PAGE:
Here in Colombia we are on a national path that is called “Towards Peace,” but it’s still not sufficiently clear how it is being played out. We need that this peace process may be built on common ground that is good for the nation and not built on weakness, not built out of a simplistic pacifism but built on the true peace which is the peace of Christ. Because the political establishment is not capable of providing the appropriate answers; what is needed is a return to the values of the Gospel in the peace process, so that peace may be achieved for the good of Colombia.

What have your many years of work taught you about God and the church?
I tried to apply Vatican II to the churches, parishes and dioceses, since I had participated in the sessions of Vatican II concerning pastoral ministry. I was also an adviser to the papal Nuncio in Colombia to address the [1973] reform of the Corcordat between Colombia and Holy See. I would say that reform was a task for the common good; I tried to do the very best I could. Therefore, you can see a humble demonstration of my desire to serve the holy church.

What’s an image of God, passage from Scripture or figure from Church history that you look to for support and encouragement?
My episcopal coat of arms was “For me to live is Christ” from St. Paul, which I wanted to translate to practical life, though I know I often failed. However, it was for me the motto of my life. The mystery of the Incarnation moves me because it is the mystery of a God who comes to us, who offers us complete salvation. It is the great gift, fulfilled in the Eucharist.   

In the history of the church St. Augustine really impressed me because I began my episcopate on a day in which we commemorated Saint Augustine. For me he is a very important spiritual giant. Also Saint Thomas Aquinas. And in my episcopal life Blessed Paul VI was a very valuable inspiration to love the church and serve the common good of the Church with fidelity.

Finally: What are your hopes for next October’s Synod?
The most acute crisis of humanity is that the family has disintegrated and faces big challenges. The goal in the synod is to make sure that the Gospel is well understood as well as the situation of the family. Our task is the rebuilding the source of life which is the family, the place where faith is first planted in order to make it a guide light of life.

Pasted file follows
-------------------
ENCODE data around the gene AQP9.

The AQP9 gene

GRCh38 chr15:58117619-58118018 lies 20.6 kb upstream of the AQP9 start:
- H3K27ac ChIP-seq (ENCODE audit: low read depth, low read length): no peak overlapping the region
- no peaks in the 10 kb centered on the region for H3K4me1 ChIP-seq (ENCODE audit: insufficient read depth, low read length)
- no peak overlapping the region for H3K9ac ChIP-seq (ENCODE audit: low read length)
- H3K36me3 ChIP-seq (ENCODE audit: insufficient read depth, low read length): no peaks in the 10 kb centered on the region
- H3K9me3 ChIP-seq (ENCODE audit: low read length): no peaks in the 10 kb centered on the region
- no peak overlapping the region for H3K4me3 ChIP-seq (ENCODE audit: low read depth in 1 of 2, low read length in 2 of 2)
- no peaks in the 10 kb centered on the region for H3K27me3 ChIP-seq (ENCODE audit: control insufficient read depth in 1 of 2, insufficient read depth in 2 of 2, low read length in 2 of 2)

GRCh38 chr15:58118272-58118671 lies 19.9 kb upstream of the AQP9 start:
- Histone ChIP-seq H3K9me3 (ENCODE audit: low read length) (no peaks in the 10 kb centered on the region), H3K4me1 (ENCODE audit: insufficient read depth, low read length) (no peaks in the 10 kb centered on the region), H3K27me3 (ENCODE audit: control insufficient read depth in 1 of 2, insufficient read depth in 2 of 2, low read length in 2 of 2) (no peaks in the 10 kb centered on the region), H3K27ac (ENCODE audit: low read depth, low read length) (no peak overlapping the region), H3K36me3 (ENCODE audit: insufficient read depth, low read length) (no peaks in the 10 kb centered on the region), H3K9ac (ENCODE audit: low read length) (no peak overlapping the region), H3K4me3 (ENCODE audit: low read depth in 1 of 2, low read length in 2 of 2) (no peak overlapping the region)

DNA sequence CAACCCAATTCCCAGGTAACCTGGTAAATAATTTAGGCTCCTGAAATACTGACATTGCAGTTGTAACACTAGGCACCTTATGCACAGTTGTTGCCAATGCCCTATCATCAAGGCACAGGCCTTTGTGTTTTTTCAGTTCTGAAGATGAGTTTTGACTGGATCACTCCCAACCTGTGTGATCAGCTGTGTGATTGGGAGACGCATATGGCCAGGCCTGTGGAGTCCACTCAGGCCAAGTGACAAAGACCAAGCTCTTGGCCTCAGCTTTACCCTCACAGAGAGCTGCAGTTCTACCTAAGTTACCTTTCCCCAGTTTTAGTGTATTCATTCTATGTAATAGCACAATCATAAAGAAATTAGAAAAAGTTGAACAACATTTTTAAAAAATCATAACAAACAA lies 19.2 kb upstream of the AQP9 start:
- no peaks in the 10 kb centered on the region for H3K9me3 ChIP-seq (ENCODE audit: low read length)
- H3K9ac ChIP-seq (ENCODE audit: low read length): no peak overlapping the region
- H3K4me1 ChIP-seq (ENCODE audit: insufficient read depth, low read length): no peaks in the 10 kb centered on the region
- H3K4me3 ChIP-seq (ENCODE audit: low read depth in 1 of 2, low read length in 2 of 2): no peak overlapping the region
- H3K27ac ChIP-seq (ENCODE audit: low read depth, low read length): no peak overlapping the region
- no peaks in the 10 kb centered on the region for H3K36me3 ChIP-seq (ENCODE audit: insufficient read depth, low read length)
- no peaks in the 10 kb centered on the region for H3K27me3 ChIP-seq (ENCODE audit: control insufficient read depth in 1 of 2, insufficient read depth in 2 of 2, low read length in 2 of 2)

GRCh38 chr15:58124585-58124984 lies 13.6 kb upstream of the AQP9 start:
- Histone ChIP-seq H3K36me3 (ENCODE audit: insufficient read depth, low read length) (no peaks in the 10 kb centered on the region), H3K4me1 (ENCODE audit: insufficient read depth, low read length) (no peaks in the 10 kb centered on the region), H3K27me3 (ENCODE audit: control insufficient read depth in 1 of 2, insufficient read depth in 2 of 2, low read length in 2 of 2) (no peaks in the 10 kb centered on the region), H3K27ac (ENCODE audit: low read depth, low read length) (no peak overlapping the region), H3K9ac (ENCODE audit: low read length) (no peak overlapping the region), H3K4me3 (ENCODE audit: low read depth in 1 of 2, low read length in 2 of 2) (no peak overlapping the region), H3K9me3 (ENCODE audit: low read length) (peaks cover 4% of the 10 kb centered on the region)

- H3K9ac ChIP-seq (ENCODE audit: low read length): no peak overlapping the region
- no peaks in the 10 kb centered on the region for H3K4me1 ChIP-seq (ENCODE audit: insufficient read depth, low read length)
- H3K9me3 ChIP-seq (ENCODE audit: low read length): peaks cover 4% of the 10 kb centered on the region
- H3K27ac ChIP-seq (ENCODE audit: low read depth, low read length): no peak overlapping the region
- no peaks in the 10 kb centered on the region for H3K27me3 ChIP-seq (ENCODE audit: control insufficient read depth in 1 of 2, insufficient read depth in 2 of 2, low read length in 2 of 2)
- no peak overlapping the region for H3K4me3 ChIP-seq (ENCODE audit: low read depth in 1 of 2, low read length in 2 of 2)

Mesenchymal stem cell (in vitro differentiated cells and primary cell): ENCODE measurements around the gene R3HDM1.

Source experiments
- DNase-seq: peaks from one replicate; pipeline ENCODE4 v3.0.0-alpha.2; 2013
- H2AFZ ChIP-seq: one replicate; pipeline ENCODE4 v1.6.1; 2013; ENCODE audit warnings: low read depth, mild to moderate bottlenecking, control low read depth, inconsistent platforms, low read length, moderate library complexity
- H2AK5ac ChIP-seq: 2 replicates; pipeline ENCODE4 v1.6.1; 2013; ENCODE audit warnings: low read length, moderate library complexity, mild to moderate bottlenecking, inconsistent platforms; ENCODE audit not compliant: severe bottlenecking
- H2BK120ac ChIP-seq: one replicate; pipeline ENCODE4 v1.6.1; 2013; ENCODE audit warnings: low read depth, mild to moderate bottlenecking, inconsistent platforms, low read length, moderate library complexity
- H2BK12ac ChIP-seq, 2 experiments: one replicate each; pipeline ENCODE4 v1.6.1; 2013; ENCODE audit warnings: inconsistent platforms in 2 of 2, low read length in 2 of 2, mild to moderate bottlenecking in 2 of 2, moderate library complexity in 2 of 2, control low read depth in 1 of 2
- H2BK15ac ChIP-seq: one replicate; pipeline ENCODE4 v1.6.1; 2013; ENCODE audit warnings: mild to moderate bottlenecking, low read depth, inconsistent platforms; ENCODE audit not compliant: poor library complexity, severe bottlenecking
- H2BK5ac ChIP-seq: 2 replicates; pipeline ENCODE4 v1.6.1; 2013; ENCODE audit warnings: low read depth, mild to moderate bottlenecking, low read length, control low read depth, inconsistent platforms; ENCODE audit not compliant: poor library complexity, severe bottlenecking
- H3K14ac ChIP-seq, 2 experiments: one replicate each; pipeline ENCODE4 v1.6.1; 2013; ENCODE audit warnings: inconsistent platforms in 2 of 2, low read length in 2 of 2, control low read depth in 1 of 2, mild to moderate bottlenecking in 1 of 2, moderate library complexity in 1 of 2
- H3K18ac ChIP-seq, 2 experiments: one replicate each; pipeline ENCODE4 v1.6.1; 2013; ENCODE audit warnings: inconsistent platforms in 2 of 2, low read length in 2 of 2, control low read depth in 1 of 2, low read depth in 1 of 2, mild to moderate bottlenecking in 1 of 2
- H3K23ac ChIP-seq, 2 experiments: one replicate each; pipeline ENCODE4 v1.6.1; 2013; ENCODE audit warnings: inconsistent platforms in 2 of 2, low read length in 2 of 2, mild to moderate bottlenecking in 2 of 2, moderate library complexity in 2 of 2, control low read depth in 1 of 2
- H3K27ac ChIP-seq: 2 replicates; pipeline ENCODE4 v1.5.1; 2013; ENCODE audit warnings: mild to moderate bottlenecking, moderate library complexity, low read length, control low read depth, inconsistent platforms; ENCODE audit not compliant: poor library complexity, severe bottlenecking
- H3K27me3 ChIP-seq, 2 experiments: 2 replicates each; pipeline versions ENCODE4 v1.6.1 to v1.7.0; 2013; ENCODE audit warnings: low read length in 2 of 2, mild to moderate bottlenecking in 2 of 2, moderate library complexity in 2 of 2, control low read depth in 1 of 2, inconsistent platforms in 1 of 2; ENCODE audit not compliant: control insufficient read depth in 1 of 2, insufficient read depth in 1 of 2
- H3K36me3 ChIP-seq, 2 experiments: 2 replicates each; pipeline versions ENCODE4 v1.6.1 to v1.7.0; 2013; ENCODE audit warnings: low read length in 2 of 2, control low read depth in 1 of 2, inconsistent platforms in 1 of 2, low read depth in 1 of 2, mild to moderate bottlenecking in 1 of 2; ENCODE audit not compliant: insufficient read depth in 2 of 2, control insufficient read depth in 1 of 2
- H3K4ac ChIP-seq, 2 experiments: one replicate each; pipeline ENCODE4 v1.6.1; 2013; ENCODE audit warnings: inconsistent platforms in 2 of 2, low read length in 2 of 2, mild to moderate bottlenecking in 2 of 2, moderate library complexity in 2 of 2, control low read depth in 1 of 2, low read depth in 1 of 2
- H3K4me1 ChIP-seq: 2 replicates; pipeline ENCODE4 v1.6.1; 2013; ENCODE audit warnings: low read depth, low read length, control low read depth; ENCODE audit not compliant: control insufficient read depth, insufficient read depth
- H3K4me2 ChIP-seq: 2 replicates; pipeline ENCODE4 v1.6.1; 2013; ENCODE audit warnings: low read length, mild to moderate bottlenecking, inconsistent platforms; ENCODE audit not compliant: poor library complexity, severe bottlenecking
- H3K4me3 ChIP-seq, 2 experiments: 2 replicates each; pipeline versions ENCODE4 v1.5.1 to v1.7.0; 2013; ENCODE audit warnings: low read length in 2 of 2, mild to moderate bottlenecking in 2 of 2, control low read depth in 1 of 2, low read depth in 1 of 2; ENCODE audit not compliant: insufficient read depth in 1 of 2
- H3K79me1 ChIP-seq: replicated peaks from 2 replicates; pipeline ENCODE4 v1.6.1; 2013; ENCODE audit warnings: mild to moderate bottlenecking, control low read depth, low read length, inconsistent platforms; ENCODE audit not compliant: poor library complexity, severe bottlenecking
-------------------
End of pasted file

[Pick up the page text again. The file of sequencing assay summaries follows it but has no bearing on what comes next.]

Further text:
Comments are automatically closed two weeks after an article's initial publication. See our comments policy for more.
Bill Mazzella
3 years 11 months ago
There is joy among the angels in heaven. Because many Cardinals are returning to the Gospel.
Martin Eble
3 years 9 months ago
Which ones left?


The latest from america

In 1983, Sri Lanka descended into a bitter and prolonged ethnic conflict. Harry Miller, S.J., then almost 60, was thrust into a new role as witness, advocate, intermediary and protector not only for his students but for anyone in Batticaloa who sought his help.
Jeannine GuthrieJanuary 17, 2019
I have found that praying 15 minutes every day is an important form of self-care.
Michael R. Lovell January 16, 2019
Cardinal Donald W. Wuerl, Washington's retired archbishop, apologized Jan. 15 for what he called a "lapse of memory," clarifying that he knew of at least one abuse allegation against former U.S. Cardinal Theodore E. McCarrick, but he had "forgotten" about it.
Pope Francis meets with the leadership of the Chilean bishops' conference at the Vatican on Jan. 14 to talk about the sex abuse crisis affecting the church in Chile. (CNS photo/Vatican Media)
The pope wants the February summit “to be an assembly of pastors, not an academic conference—a meeting characterized by prayer and discernment, a catechetical and working gathering.”
Gerard O’ConnellJanuary 16, 2019